Credit points: 8 cp
Result type: Grade, no marks
There are course requisites for this subject. See access conditions.
This subject examines the ways in which the production and distribution of media and cultural products are regulated, in the context of broader economic, political, historical and social processes. An underlying theme is a critique of the development of and contradictions among different ideas of free speech, and how these are used to promote or defend a range of communication practices, in particular historical and cultural contexts. The subject aims to develop a working knowledge of relevant areas of media law, such as defamation, copyright and contempt, with an emphasis on understanding the way the law works in practice and the policy issues which arise. A comparative approach is used to explore legal systems in different parts of the world.
On completion of this subject students are expected to be able to:
- analyse the substantive content of basic media law and relevant ethical codes and how these apply to journalism
- explain the historical and political contexts in which these have developed and are practised
- critically analyse the way notions of ‘public right to know’, ‘freedom of expression’ and ‘access to information’ are deployed in contemporary media practice
- develop an understanding of debates about freedom of expression in an international and cross-cultural context.
Contribution to course aims and graduate attributes
This subject contributes to the development of graduates who have:
- a knowledge and critical understanding of the media
- a knowledge of the historical, philosophical, ethical and cultural foundations underpinning journalism and who strive to promote the important role of professional and ethical journalism in the service of the public
- an understanding of the role of the media in local, regional, national and global contexts
- an understanding of the relationship between media theory and practice
- a critical understanding of issues of gender, race, ethnicity, disability and class and the way these are linked to issues of media representation, production and reception
- an understanding and commitment to ethical journalism professional practice.
Teaching and learning strategies
Learning activities include seminars, group discussions, reading and reading groups, independent research, simulation games and media monitoring.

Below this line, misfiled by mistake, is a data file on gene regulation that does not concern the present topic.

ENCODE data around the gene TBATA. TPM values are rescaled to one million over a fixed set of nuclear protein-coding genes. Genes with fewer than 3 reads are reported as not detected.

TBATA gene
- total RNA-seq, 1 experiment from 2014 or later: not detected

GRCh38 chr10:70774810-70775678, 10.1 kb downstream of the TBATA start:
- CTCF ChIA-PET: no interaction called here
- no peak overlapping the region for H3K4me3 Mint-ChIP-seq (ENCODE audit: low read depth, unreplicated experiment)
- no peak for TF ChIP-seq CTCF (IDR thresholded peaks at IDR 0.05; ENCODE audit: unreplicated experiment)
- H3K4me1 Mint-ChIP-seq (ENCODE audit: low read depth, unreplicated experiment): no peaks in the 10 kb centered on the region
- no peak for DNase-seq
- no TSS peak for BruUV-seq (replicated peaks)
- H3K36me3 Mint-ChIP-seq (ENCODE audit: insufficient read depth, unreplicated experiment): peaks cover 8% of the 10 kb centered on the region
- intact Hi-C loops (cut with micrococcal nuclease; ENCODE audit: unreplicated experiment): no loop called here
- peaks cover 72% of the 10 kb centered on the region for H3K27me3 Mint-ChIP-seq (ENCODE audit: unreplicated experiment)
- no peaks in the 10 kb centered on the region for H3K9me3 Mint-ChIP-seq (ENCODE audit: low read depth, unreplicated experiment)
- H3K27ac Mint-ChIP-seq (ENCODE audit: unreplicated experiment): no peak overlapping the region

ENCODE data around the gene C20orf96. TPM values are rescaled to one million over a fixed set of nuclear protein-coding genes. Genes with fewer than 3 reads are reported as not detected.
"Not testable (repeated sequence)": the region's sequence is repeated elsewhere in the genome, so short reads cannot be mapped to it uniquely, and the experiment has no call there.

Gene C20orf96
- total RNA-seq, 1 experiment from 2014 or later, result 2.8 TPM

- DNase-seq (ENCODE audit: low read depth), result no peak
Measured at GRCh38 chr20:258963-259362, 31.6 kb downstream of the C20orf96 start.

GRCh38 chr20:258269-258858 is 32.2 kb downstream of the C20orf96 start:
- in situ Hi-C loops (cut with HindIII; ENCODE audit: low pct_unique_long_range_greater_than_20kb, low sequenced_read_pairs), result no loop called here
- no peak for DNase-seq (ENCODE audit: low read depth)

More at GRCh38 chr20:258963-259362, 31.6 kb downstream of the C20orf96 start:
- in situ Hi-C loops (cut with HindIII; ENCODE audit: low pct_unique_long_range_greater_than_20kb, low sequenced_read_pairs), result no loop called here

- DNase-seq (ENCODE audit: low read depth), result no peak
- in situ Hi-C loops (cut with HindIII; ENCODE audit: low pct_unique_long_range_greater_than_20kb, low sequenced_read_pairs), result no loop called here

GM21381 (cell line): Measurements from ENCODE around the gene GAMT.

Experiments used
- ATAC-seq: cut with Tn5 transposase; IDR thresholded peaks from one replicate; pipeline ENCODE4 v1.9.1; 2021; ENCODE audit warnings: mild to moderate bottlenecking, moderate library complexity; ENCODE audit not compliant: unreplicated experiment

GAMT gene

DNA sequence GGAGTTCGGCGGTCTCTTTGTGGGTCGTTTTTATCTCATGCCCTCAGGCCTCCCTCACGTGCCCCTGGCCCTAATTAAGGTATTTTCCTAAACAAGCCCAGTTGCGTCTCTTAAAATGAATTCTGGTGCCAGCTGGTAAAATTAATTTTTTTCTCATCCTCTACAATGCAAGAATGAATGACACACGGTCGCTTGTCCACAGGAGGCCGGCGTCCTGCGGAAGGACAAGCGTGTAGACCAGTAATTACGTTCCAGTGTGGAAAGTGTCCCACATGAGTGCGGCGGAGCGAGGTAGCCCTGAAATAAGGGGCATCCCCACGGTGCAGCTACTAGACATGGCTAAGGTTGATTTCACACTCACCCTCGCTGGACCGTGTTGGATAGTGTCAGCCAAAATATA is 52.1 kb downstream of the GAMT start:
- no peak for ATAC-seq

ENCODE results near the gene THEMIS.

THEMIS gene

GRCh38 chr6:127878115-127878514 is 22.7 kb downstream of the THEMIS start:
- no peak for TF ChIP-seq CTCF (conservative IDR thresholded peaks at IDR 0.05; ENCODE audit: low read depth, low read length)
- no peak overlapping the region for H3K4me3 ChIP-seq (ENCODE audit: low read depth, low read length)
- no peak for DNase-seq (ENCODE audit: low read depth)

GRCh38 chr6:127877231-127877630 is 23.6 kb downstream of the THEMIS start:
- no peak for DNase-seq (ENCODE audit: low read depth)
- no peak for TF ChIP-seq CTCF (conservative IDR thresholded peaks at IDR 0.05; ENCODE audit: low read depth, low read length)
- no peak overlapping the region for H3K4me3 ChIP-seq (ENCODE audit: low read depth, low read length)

The subject is delivered in modules selected from the following topics:
- Freedom of expression in an international context
- Debates around constitutional protection of freedom of expression
- Contempt and court reporting
- Confidential sources
- Ethical self regulation
- Regulation of new media
- Copyright and digital content
- Whistleblowing and leaks
- Hate speech and racial vilification
- Freedom of information
- Security issues and terrorism
Assessment Item 1: Minor take home exam
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Assessment Item 2: Research project
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Assessment Item 3: Online simulation game
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Students are expected to read the subject outline to ensure they are familiar with the subject requirements. Since class discussion and participation in activities form an integral part of this subject, you are expected to attend, arrive punctually and actively participate in classes. If you experience difficulties meeting this requirement, please contact your lecturer. Students who have a reason for extended absence (e.g., illness) may be required to complete additional work to ensure they achieve the subject objectives.
The textbook for this subject is:
Pearson, M. & Polden, M. (2007) The Journalist’s Guide to Media Law, 4th edn, Allen and Unwin.
This book will be available at the Co-op bookshop. Additional materials will be provided in class or will be found on the UTS Library website under Subject Resources. Go to Regulation of the Media.
There is a well developed UTSOnline Regulation of the Media site which has a large library of links to cases, media items and other important research materials (these are organised into folders in course documents).
Students are advised to keep in touch with contemporary events by monitoring the media. There is a course blog — if you see something of interest, post it on the Media Regulation blog.